A diesel in a half-ton pickup? In a heavy-duty pickup, a 2500 or F-250 or so, sure. Nothing new there. But no one has put a diesel engine in a standard full-size pickup, at least recently, at least recently until now. Behold the 2015 Ram 1500 powered by the 3.0-liter V-6 EcoDiesel engine.
And we do mean powered. The three-liter diesel is rated at 240 horsepower and 420 lb.-ft. of torque. And if we read the tow chart correctly—there’s a bewildering choice of cabs, beds, powertrains and trims—the Ram 1500 with the diesel has a tow rating up to 9,200 lbs. Our test 2014 Ram 1500 Crew Cab 4×4 Laramie Edition—if we’re reading the chart correctly—is rated at a max of 8,600 lbs. And that’s a lot of trailer. Just for comparison, tow rating with the 5.7-liter Hemi doesn’t go much beyond 10,000 lbs.
And there’s the other advantage of the 3.0-liter EcoDiesel: Fuel mileage. It’s in the twenties. But we’ll get to that later.
And remember, this is a full-size crew cab four-wheel drive pickup truck weighing 6,000 lbs.
And if it seems like we’re starting a lot of paragraphs with “and,” well, it’s that kind of truck. The superlatives just keep on coming. We’ll get back to the engine in a moment, but let’s talk overall. And that’s a vehicle that’s premium automobile, if not luxury.
The shape is now familiar, the latest iteration of the Ram nee Dodge pickup truck line, with the raised hood and lowered fender line. The crosshair grille also is well known, though in this case shiny as a Laramie Limited Edition’s grille should be. Our truck also had equally shiny 20-inch wheels, a body-color rear bumper with step pads, and big trailer-tow mirrors, plus a $1,295 option, the RamBox storage boxes atop each outer pickup bed wall, easily worth the money.
Inside, our test 2014 Ram 1500 Laramie Limited had dual-zone climate control, heated front and rear seats, Uconnect audio and navigation with a huge 8.4-inch display, all standard, plus optional, a full leather treatment with decorative stitching, including front and rear seats, steering wheel and even assist handles and “saddlebag” pouches on the backs of the front bucket seats. Also optional are a heated steering wheel—you want that in the winter—and ventilated front seats—ditto in the summer.
Our test pickup also had the optional automatic high beams, a nice option, but valuable for matrimonial harmony, air suspension. The latter not only smooths out the ride—bring on your best car—but also can lower two inches for entry/exit and rise one and two inches from the standard right height for Offroad 1 and Offroad 2. This up and down doesn’t sound like a lot but it makes a big difference.
The interior has more bins, cubbies and storage boxes of different sizes than anything we’ve been in lately, part of which is made possible by the rotary gear selector. Even shift levers are electronic now. There’s no linkage connecting to the transmission. So the Ram 1500 (along with the Chrysler 200) has a twist knob to do the job.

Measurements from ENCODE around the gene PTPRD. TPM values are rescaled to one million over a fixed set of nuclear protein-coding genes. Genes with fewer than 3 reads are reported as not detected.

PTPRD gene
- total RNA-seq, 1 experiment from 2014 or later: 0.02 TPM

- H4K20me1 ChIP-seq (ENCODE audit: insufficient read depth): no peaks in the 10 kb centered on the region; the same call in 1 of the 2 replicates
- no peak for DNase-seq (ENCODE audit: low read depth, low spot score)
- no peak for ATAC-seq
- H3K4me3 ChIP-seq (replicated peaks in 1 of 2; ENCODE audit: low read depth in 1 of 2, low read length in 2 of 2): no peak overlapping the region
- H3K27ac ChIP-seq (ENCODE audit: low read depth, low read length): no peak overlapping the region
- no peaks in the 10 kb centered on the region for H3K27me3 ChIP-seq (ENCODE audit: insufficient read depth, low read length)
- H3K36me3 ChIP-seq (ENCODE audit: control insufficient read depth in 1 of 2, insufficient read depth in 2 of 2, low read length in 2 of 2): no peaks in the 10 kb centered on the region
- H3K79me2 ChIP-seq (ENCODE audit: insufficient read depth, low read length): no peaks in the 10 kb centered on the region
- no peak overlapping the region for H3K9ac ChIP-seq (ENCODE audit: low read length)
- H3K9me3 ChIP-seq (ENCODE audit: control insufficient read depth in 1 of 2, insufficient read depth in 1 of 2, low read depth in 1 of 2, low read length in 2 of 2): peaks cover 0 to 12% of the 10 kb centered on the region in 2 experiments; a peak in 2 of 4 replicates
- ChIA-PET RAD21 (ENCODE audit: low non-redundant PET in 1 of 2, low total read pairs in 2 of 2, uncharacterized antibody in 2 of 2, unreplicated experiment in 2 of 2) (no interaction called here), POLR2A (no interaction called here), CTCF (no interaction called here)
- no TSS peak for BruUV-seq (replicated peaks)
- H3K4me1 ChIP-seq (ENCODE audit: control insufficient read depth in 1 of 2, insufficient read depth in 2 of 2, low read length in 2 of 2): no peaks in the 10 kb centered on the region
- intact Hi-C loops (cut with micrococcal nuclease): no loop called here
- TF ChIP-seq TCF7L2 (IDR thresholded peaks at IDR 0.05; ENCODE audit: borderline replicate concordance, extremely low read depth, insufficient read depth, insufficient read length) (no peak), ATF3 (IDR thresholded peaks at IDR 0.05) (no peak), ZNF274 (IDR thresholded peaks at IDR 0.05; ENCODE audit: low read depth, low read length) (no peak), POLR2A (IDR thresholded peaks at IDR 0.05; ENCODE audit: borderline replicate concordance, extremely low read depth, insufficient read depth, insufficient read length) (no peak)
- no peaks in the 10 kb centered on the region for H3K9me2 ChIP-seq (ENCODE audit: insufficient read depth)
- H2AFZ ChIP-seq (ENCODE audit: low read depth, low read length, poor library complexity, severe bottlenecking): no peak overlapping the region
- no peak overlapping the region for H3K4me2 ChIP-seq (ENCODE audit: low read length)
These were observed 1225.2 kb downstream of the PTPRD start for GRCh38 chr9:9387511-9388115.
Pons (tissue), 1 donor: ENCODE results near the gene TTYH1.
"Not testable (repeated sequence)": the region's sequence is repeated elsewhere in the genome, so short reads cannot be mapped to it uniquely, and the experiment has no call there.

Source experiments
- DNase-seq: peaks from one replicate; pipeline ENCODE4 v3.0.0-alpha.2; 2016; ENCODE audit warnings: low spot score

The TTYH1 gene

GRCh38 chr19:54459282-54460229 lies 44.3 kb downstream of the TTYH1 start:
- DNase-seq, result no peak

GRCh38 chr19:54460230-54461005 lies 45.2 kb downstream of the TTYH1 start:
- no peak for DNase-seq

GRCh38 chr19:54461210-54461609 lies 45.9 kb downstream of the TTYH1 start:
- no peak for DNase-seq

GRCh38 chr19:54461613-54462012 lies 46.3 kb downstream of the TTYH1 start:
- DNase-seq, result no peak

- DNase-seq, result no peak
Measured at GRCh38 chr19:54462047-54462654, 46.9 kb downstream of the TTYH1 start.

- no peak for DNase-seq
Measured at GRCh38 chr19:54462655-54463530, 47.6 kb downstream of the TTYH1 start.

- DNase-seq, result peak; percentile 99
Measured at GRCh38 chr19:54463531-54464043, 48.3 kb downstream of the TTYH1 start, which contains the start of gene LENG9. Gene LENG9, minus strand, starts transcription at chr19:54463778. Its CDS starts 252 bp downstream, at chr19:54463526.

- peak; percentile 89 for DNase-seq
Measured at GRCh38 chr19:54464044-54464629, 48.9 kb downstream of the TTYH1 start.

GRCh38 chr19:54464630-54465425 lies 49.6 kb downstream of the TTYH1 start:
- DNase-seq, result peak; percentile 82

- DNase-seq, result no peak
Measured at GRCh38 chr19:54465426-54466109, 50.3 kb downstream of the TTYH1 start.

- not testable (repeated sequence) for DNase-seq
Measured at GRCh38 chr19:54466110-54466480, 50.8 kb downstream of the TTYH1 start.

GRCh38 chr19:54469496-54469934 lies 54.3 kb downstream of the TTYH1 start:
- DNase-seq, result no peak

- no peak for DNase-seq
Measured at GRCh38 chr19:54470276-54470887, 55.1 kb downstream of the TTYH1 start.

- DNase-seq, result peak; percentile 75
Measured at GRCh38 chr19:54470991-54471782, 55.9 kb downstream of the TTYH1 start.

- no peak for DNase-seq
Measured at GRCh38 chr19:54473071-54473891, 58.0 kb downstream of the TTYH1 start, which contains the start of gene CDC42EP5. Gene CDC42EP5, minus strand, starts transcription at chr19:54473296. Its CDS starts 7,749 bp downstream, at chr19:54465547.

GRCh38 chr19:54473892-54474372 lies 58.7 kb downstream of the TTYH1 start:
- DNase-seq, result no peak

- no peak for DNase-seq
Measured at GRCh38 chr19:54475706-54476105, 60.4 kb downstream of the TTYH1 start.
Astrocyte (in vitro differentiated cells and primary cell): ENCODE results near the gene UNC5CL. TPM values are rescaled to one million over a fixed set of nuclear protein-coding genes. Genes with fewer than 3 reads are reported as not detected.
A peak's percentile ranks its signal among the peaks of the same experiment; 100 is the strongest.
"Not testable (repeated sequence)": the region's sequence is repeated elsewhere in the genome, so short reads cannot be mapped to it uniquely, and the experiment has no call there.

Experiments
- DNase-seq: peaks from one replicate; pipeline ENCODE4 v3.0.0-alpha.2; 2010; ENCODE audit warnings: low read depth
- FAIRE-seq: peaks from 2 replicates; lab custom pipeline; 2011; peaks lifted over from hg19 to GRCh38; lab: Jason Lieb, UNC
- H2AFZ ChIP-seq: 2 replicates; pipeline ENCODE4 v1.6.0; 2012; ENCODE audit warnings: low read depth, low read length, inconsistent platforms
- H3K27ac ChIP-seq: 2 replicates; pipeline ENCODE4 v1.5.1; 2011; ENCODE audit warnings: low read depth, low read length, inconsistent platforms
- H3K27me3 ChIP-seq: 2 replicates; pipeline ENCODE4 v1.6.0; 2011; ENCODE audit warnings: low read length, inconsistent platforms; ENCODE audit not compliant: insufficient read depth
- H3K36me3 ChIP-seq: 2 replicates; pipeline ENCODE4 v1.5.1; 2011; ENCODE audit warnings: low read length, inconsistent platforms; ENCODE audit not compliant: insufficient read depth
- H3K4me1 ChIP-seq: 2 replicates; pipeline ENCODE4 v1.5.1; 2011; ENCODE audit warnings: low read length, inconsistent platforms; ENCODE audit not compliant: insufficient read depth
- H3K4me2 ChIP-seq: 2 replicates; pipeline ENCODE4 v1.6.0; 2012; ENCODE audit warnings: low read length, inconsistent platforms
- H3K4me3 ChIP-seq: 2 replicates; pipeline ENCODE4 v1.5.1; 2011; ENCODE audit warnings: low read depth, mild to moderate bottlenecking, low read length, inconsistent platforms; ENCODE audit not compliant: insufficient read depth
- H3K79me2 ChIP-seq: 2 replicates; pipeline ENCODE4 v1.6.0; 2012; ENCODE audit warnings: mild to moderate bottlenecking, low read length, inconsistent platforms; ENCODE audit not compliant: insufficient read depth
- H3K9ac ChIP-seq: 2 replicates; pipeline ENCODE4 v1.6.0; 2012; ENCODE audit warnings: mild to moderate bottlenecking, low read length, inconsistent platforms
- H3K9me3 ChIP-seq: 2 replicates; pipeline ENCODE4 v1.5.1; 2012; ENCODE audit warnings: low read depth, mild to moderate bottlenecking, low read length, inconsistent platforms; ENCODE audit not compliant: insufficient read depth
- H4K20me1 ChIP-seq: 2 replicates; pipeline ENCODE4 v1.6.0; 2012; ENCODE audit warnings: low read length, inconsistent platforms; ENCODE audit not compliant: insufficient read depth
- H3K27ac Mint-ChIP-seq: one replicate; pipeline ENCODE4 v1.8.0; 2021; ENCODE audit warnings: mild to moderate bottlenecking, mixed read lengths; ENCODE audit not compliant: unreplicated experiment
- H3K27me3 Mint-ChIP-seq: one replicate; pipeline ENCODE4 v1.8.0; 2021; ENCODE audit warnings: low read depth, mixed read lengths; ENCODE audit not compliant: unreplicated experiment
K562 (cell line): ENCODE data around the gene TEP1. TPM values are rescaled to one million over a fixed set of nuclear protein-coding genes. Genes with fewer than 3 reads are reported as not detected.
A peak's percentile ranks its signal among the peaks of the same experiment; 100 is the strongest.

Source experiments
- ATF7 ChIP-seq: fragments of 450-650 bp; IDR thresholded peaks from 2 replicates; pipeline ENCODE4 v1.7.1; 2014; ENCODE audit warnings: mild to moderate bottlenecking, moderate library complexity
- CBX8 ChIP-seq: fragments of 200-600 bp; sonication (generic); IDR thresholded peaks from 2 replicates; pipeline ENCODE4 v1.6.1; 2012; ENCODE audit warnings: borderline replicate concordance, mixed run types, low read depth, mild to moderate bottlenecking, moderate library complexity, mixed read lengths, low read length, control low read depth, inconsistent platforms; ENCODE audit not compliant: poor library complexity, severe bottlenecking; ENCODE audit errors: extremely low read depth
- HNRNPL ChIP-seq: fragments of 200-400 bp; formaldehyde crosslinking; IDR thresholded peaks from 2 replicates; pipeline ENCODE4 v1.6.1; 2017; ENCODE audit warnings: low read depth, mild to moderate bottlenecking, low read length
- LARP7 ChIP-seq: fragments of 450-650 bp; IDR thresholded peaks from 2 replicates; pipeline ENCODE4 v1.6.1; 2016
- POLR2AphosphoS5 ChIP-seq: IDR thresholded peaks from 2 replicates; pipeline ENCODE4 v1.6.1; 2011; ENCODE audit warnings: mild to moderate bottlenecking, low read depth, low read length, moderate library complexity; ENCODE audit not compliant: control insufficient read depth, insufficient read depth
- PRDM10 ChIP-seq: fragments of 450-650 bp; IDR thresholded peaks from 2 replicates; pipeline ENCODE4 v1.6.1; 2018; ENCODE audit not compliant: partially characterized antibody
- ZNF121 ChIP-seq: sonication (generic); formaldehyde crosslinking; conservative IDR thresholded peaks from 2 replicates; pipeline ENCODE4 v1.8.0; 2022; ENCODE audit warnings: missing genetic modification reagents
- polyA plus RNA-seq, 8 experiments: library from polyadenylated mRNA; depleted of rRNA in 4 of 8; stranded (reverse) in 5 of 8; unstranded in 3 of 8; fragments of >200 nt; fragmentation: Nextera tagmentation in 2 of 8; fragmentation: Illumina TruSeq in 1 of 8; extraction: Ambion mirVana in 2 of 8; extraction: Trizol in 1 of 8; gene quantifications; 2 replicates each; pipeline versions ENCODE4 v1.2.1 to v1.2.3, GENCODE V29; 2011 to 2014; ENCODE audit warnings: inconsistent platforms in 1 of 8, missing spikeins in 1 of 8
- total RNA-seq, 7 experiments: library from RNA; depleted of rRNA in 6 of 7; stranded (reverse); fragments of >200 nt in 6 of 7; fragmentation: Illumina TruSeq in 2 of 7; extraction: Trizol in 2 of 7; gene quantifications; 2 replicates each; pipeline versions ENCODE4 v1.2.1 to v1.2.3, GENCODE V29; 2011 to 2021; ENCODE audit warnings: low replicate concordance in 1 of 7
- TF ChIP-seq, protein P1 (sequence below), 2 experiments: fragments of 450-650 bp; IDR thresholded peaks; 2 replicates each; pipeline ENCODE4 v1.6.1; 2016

The width of the truck makes a tight squeeze in most parking lots and such, but also makes for extra room inside. The front buckets would better be called washtub seats they’re so big, and the center console wide. The wide center armrest opens on two levels, with a shallow tray over a deeper bin. That’s where you’ll find the optional CD player, a slot on one side of the bin. Yes, a CD player is a separate option. Your CD’s are almost as obsolete as your eight-track tapes.
The instrument panel, where to begin? In between the tachometer and speedometer is a high-resolution color screen with every shred of data and information a rational person could want. In the lower left corner of the instrument cluster, however, is an old-fashioned needle-and-dial gauge with a new-fashion function. It’s labeled “DEF” which stands for “Diesel Exhaust Fluid.”
Said Diesel Exhaust Fluid is a urea solution that’s sprayed into the exhaust to reduce NOx emissions. The Germans call it AdBlue and hide the filler somewhere only a trained professional can refill. For the Ram EcoDiesel engine, however, it’s under the fuel filler door, right next to the capless fuel filler, where every owner can get to. The DEF gauge simply tells how much of the stuff is left. A full tank will last about 10,000 miles, which if the right weight of oil is the proper oil change interval.
The EcoDiesel V-6, the point of the DEF, is the point of this review, the unique bit of this vehicle. It’s not a converted gas engine. It’s made by VM Motori, a Chrysler Group diesel engine supplier since 1992 (and now a 50/50 joint venture with GM).